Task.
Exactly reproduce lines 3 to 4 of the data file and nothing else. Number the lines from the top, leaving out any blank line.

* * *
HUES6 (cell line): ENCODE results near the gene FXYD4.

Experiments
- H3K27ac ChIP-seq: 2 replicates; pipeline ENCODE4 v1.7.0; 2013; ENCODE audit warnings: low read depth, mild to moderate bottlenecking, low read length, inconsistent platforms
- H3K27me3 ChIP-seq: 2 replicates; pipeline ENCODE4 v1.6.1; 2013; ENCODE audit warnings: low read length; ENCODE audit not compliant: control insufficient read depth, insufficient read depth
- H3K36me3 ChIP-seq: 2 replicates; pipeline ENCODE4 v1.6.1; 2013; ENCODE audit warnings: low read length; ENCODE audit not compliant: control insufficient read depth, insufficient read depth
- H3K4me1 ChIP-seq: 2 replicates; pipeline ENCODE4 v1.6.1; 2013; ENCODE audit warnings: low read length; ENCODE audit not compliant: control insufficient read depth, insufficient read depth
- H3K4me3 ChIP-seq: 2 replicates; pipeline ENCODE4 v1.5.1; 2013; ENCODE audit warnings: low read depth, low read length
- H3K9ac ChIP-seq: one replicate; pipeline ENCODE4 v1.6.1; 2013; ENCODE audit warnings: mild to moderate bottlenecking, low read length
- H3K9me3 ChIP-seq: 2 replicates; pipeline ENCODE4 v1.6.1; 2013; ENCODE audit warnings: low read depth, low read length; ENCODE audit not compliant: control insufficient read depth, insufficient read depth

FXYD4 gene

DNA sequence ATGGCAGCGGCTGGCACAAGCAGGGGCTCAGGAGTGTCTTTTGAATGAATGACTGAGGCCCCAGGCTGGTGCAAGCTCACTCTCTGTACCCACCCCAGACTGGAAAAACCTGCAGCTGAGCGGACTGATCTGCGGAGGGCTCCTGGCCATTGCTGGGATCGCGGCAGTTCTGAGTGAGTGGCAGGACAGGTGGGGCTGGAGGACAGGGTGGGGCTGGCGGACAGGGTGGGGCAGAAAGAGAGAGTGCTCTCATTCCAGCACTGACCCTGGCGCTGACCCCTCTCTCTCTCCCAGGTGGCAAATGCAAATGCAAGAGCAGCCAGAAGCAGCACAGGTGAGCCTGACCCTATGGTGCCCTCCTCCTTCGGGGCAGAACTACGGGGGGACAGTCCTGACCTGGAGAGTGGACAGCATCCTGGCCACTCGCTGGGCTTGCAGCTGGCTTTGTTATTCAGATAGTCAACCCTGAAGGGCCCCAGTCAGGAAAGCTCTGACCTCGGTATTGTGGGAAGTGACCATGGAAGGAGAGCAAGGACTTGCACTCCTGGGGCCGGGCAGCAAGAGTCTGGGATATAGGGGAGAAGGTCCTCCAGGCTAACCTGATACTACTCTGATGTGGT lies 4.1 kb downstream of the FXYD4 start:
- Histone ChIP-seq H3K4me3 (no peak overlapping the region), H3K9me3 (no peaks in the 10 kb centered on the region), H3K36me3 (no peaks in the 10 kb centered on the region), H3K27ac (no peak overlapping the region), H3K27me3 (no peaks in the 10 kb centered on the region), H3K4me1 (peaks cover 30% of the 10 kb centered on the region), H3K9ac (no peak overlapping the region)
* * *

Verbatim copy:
- H3K27ac ChIP-seq: 2 replicates; pipeline ENCODE4 v1.7.0; 2013; ENCODE audit warnings: low read depth, mild to moderate bottlenecking, low read length, inconsistent platforms
- H3K27me3 ChIP-seq: 2 replicates; pipeline ENCODE4 v1.6.1; 2013; ENCODE audit warnings: low read length; ENCODE audit not compliant: control insufficient read depth, insufficient read depth